Published Federal Circuit decisions in bid protests are rare and, as a result, often consequential. In its most recent such decision, System Studies & Simulation, Inc. v. U.S., the Federal Circuit reminded protesters that even where they successfully demonstrate an agency action was “irrational,” they must also make an affirmative showing of prejudice, which will not be presumed.
In May 2020, System Studies & Simulation, Inc. (“S3”) filed a bid protest at the Court of Federal Claims (“CFC”) arguing, among other things, that the Army erroneously assigned the awardee a strength for its cost proposal. CFC agreed the assigned strength was an error, but nonetheless ruled in favor of the government, holding that S3 had failed to demonstrate prejudice because even absent the error, the government had demonstrated the awardee’s proposal was “clearly superior” to S3’s proposal.
S3 appealed, arguing that when an agency acts irrationally in making an award decision—as was the case here—courts should presume prejudice to the protesting party. In making that argument, S3 relied upon language from Impresa Construzioni Geom. Domenico Garufi v. U.S. (“Garufi”), 238 F.3d 1324 (Fed. Cir. 2001), in which the Federal Circuit stated that “a bid award may be set aside if either: (1) the procurement official’s decision lacked a rational basis; or (2) the procurement procedure involved a violation of regulation or procedure” and that “[w]hen a challenge is brought on the second ground, the disappointed bidder must show “a clear and prejudicial violation of applicable statutes or regulations.” (Emphasis added). S3 argued that by tethering a showing of prejudice only to the “second ground,” Garufi instructed that prejudice was presumed upon a showing of the first ground, agency irrationality.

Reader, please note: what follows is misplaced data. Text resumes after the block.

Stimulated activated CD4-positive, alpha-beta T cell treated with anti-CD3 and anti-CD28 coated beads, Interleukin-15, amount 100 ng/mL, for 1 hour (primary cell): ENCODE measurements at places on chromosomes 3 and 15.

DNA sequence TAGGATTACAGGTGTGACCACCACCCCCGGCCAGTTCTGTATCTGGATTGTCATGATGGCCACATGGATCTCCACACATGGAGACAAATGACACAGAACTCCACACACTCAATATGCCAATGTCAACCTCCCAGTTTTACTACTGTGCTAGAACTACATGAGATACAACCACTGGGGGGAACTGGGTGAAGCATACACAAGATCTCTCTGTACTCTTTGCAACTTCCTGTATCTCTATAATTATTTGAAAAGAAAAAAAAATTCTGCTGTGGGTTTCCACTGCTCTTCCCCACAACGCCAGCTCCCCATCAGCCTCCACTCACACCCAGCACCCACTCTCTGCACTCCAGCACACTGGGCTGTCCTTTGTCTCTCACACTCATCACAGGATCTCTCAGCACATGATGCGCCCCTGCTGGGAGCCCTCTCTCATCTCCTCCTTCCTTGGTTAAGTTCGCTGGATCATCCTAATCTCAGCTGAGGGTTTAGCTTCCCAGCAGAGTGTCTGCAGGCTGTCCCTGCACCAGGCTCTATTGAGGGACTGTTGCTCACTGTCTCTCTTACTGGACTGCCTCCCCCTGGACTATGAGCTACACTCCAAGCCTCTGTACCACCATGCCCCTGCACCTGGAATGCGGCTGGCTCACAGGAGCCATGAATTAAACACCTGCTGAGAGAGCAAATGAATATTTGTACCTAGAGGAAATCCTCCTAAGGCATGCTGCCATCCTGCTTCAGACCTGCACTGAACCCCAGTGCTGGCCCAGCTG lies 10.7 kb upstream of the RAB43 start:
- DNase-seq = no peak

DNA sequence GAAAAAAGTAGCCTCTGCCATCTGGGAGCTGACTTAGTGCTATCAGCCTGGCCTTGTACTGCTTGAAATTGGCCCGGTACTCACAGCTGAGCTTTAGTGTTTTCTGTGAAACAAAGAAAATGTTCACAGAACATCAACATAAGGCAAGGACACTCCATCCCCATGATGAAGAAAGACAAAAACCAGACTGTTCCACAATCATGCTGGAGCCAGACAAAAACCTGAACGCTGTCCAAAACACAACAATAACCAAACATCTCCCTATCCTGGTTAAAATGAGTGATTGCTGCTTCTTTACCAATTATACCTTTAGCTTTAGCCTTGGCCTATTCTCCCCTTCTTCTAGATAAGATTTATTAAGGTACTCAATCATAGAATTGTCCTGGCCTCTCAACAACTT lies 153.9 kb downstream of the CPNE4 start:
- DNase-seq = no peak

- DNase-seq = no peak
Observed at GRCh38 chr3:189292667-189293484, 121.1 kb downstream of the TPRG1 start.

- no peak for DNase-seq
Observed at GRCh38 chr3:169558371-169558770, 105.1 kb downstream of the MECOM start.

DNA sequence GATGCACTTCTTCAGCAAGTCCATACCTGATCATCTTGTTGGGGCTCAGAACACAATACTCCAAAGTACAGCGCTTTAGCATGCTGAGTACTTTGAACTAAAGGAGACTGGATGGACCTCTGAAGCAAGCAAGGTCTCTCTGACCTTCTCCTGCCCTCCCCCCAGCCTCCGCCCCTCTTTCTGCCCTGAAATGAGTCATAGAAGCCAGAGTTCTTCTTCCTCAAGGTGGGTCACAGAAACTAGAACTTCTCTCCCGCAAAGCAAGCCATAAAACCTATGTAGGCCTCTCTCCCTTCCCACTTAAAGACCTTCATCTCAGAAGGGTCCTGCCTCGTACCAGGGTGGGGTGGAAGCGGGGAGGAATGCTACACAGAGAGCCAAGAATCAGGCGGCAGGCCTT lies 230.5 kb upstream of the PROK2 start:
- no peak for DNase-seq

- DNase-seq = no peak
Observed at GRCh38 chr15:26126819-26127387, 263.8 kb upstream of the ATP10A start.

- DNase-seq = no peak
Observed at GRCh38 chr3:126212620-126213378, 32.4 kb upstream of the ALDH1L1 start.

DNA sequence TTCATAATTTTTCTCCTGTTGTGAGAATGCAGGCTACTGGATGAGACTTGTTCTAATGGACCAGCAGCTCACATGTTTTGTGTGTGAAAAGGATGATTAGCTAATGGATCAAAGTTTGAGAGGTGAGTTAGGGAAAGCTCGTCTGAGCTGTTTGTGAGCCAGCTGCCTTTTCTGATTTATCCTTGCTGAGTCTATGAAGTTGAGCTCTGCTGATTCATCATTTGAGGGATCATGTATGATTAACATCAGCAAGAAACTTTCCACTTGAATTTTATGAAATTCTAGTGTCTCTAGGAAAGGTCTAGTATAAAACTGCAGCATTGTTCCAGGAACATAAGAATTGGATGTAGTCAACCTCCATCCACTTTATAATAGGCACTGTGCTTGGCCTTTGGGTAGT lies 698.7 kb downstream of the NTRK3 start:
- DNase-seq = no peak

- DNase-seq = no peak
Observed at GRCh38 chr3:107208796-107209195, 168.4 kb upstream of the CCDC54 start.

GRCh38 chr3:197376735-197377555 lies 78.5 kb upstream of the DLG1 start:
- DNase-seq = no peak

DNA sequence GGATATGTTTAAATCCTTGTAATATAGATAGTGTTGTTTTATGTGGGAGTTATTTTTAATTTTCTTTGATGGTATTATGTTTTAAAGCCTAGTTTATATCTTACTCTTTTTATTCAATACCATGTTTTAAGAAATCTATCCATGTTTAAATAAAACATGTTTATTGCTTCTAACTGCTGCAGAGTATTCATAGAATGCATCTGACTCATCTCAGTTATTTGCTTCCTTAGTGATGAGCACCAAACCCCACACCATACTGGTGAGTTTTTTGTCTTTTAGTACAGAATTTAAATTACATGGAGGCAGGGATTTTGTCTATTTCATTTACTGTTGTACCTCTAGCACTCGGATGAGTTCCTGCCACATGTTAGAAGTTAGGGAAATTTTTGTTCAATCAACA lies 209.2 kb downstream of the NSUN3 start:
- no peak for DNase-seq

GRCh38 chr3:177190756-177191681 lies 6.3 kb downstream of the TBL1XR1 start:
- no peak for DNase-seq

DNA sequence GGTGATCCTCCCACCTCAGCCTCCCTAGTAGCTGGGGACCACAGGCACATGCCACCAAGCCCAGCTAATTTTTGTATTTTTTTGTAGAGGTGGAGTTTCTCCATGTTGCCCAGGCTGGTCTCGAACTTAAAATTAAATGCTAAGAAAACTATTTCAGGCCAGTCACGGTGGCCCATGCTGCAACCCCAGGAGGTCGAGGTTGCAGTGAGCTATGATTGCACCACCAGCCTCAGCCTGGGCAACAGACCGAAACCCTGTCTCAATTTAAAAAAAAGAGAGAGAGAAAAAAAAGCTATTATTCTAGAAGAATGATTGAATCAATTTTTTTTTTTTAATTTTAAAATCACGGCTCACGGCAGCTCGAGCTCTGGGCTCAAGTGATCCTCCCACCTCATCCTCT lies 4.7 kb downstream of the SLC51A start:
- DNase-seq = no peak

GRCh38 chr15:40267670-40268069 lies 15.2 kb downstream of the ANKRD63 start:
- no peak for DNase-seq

A divided Federal Circuit (Judge Newman dissented without opinion) rejected this argument. The Court explained that the Administrative Procedure Act mandates that in all cases involving review of agency action as “arbitrary, capricious, an abuse of discretion, or otherwise not in accordance with law,” “due account shall be taken of the rule of prejudicial error,” and that Garufi did not “disclaim a prejudice requirement” upon a finding that an agency’s action was irrational. The Federal Circuit further emphasized that under the APA, “the challenger of agency action generally bears the burden of showing that an error was harmful—that is, that it was prejudicial,” and to the extent there was uncertainty as to that requirement, the Court was “reject[ing] the interpretation of Garufi on which the uncertainty rests.”
The Federal Circuit’s decision in S3 serves as an important reminder to protesters: regardless of how egregious an agency’s error may seem, prejudice resulting from such error should not be taken for granted. At every step of protest litigation at the CFC (and GAO, too)—from the filing of the initial complaint, to the briefing on the administrative record, to oral argument and any post-argument briefing—a protester’s presentation must include a clear and unequivocal articulation of prejudice.